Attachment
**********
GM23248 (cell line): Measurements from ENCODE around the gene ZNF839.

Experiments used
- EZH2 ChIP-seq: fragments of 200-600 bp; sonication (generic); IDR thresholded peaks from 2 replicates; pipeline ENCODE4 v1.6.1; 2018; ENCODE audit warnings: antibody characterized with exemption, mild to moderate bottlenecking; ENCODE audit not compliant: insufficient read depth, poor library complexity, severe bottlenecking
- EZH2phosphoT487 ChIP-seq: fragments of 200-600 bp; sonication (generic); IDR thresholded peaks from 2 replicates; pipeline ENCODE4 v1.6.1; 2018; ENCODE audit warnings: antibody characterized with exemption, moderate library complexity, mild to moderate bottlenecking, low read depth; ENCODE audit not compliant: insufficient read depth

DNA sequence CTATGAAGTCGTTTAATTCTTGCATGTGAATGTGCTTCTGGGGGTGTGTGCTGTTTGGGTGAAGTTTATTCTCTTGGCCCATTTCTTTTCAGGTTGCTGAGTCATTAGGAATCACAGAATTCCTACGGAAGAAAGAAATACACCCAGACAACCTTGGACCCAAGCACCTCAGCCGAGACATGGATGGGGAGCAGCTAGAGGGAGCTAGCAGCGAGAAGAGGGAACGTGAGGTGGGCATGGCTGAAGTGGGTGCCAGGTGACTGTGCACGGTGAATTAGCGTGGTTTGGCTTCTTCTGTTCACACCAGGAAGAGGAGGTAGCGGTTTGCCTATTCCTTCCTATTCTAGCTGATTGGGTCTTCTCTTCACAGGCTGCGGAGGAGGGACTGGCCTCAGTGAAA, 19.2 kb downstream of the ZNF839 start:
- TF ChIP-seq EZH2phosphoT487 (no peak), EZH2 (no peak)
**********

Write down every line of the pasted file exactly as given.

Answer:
GM23248 (cell line): Measurements from ENCODE around the gene ZNF839.

Experiments used
- EZH2 ChIP-seq: fragments of 200-600 bp; sonication (generic); IDR thresholded peaks from 2 replicates; pipeline ENCODE4 v1.6.1; 2018; ENCODE audit warnings: antibody characterized with exemption, mild to moderate bottlenecking; ENCODE audit not compliant: insufficient read depth, poor library complexity, severe bottlenecking
- EZH2phosphoT487 ChIP-seq: fragments of 200-600 bp; sonication (generic); IDR thresholded peaks from 2 replicates; pipeline ENCODE4 v1.6.1; 2018; ENCODE audit warnings: antibody characterized with exemption, moderate library complexity, mild to moderate bottlenecking, low read depth; ENCODE audit not compliant: insufficient read depth

DNA sequence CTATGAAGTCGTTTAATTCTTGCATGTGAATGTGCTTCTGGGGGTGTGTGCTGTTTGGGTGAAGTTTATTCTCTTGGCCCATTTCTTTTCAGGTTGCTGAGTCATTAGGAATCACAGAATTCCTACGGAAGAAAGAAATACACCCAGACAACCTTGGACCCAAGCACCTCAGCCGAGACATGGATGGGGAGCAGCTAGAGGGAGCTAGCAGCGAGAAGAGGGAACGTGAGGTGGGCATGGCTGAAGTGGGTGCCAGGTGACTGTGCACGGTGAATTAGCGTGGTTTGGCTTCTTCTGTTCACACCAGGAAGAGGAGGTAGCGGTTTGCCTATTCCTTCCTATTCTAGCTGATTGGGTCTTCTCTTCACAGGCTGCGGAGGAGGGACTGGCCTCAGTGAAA, 19.2 kb downstream of the ZNF839 start:
- TF ChIP-seq EZH2phosphoT487 (no peak), EZH2 (no peak)